Fitbit did not violate Jawbone’s trade secrets, according to a ruling issued Tuesday by the US International Trade Commission (ITC).
The case began when Jawbone accused Fitbit of poaching its employees and using their knowledge of Jawbone’s trade secrets. Jawbone also claimed Fitbit violated some of Jawbone’s patents. Jawbone’s hope was that the ITC would ban Fitbit from importing its products to the US from its overseas manufacturing partners. Both Jawbone and Fitbit make devices overseas and import them to the US.
The ruling means Fitbit will be able to continue to import its products to the US and sell them.
“…no party has been shown to have misappropriated any trade secret,” the ITC ruling reads.
“We are pleased with the ITC’s initial determination rejecting Jawbone’s trade secret claims,” said Fitbit CEO James said in a statement to Business Insider. “We greatly appreciate the ALJ’s time and diligent work on this case. From the outset of this litigation, we have maintained that Jawbone’s allegations were utterly without merit and nothing more than a desperate attempt by Jawbone to disrupt Fitbit’s momentum to compensate for their own lack of success in the market.”
Business Insider is waiting for comment from Jawbone regarding the ITC ruling.
The ITC invalidated the last of Jawbone’s patent claims in April, and the case only came down to Jawbone’s accusation that Fitbit stole Jawbone’s trade secrets.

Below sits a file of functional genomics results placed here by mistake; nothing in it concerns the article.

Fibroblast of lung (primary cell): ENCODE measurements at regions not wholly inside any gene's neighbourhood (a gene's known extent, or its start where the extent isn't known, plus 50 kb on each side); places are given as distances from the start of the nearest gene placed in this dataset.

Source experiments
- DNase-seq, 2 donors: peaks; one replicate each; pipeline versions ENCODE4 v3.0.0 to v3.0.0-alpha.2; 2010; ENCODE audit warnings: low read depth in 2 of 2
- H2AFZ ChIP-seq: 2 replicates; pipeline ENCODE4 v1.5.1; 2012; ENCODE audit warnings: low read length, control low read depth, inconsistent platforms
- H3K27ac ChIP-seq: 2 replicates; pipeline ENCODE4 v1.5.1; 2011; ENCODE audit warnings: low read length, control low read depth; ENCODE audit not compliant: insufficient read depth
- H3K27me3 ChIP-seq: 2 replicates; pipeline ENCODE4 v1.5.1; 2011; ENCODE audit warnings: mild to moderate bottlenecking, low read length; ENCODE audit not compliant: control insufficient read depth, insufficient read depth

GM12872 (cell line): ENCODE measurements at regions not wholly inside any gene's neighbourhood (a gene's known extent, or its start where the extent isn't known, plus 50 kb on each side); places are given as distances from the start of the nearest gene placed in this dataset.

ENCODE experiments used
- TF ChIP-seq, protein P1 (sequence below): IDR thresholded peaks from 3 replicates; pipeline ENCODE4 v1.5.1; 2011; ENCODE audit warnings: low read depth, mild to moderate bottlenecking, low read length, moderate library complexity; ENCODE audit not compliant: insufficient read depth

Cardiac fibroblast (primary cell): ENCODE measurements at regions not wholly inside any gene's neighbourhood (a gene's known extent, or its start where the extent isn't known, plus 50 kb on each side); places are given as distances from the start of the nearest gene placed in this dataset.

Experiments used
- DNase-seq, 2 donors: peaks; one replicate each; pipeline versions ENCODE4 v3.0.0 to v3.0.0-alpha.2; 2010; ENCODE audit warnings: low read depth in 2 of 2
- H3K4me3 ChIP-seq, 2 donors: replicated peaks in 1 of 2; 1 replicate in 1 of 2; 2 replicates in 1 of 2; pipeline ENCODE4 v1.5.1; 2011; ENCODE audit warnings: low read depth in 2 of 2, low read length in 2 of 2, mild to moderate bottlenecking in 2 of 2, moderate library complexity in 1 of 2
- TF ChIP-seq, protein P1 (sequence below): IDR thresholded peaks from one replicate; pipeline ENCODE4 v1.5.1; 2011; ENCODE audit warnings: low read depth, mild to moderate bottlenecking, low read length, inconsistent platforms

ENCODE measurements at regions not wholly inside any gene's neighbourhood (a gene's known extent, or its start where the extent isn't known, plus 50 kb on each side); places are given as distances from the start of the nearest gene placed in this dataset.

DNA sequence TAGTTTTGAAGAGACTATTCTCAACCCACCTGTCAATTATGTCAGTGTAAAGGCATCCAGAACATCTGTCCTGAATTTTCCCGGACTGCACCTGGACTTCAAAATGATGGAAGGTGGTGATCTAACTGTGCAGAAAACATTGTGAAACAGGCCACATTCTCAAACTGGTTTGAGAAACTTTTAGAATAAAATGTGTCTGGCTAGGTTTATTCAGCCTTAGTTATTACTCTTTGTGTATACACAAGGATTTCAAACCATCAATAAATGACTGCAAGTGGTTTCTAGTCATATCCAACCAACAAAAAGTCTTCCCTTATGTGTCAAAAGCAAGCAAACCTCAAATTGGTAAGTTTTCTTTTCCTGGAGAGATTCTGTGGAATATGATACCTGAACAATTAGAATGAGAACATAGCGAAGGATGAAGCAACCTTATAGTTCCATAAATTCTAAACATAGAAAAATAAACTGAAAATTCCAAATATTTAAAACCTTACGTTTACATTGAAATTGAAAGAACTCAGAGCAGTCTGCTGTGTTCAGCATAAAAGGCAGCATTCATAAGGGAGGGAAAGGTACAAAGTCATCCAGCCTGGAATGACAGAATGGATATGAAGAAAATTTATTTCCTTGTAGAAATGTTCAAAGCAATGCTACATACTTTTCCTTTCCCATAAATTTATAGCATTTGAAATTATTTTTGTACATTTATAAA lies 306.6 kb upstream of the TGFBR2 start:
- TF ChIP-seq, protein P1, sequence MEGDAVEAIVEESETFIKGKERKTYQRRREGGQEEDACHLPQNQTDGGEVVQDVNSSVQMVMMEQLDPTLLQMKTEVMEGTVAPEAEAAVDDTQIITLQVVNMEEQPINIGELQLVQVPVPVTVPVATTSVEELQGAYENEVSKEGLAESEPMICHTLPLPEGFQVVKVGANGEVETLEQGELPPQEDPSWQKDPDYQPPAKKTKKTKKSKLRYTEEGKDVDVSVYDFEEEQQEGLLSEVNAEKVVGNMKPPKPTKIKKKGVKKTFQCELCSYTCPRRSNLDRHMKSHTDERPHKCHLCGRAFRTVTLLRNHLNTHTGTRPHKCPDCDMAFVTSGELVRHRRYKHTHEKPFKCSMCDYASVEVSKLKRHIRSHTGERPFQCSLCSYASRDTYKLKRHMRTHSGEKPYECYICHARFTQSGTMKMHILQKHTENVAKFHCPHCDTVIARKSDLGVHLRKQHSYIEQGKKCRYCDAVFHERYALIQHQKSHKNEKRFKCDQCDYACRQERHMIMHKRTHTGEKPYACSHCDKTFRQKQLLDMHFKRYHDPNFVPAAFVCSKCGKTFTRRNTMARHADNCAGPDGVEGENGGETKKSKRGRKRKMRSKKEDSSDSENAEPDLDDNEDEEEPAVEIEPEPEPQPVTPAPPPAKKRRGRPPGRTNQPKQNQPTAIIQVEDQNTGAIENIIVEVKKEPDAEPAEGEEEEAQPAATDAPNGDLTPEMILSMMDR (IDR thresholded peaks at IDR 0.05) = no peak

Fitbit is the most popular wearable device maker with almost 25% global market share at the end of the first quarter of 2016, according to research firm IDC. Jawbone’s market share is too small to crack IDC’s list of top wearable device makers.
The ITC decision was something Jawbone had hoped would be in its favour. This spring, Jawbone’s CEO Hosain Rahman told Business Insider he felt confident the ITC would ban Fitbit from importing its products, giving Jawbone the advantage by default.
But as the case dragged on, Jawbone has had its share of troubles. It raised a new round of funding — $165 million — in January at about half its previous valuation. ($1.65 billion versus its previous valuation of $3.3 billion, according to Recode. Jawbone declined to comment on its valuation.) Sameer Samat, a Google executive hired as Jawbone’s president, left the company and returned to Google in January after less than a year on the job.
Jawbone has also tried to sell its Jambox Bluetooth speaker business, a source familiar with Jawbone’s plans told Business Insider earlier this year. However, Jawbone’s hope was that a buyer would pay a premium for the Jambox brand. The company hasn’t had any luck finding a buyer, according to the source. A Jawbone spokesperson says there are several parties interested in the Jambox business.
Jawbone also hasn’t released a new fitness tracker since the spring of 2015, and sold inventory to a third-party reseller, a source told Business Insider this spring. The company says it remains committed to making wearables. A Jawbone spokesperson says the company still has fitness tracker inventory.
Most of Jawbone’s effort has gone into developing a new “clinical grade” wearable that can track health data like blood pressure, according to a source. Rahman, Jawbone’s CEO, also told Business Insider this spring that Jawbone was interested in exploring clinical wearables. However, Jawbone had problems getting the clinical device to work properly as recently as this spring, the source said. A Jawbone spokesperson denies the company has had problems with the new wearable.
Most recently, Jawbone lost its head of product, Travis Bogard, in July, Lauren Goode of The Verge first reported.
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